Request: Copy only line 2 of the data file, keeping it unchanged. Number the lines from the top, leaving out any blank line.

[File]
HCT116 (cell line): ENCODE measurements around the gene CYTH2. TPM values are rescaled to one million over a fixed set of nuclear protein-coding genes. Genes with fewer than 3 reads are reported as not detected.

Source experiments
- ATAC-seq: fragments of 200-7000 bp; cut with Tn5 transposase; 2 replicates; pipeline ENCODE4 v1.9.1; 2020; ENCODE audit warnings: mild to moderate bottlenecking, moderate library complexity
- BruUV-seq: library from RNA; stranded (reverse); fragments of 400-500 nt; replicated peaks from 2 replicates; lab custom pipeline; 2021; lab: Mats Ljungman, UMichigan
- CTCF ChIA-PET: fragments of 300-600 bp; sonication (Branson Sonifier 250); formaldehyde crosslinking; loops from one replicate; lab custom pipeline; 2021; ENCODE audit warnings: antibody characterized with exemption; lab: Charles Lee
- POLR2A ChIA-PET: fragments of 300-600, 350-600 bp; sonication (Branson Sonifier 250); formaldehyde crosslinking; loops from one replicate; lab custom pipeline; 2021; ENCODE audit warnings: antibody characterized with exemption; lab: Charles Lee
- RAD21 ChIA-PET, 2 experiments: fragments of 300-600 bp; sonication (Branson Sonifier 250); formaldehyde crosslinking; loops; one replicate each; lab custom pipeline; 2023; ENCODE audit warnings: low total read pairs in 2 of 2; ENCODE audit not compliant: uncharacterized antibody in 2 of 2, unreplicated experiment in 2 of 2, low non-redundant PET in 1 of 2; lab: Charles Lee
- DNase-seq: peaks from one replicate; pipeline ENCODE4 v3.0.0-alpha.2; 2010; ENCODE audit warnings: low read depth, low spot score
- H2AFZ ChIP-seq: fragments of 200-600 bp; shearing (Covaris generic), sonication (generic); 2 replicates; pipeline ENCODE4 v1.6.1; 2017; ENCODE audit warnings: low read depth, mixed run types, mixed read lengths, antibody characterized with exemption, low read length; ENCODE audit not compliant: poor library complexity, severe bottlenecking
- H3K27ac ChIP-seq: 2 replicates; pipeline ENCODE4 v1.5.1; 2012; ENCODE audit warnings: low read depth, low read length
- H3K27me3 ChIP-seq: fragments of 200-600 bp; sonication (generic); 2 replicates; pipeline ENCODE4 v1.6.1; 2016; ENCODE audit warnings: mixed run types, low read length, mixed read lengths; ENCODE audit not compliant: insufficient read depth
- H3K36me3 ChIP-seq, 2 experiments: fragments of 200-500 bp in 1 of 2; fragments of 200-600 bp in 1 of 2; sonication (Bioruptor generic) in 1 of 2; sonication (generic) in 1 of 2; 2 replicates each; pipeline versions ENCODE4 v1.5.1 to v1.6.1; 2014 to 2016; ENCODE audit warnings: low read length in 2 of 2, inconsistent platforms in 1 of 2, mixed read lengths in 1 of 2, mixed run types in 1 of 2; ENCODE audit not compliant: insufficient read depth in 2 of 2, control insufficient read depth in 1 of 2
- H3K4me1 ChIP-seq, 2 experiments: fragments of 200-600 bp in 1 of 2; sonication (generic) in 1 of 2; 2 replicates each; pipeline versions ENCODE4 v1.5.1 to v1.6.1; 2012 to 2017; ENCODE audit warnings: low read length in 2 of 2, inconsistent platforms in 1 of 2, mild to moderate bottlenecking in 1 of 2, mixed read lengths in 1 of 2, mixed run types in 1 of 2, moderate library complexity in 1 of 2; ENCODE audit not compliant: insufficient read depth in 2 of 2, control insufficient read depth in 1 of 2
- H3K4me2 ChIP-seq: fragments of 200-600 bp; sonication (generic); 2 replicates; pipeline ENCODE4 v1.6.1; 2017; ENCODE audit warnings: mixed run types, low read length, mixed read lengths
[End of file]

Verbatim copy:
Source experiments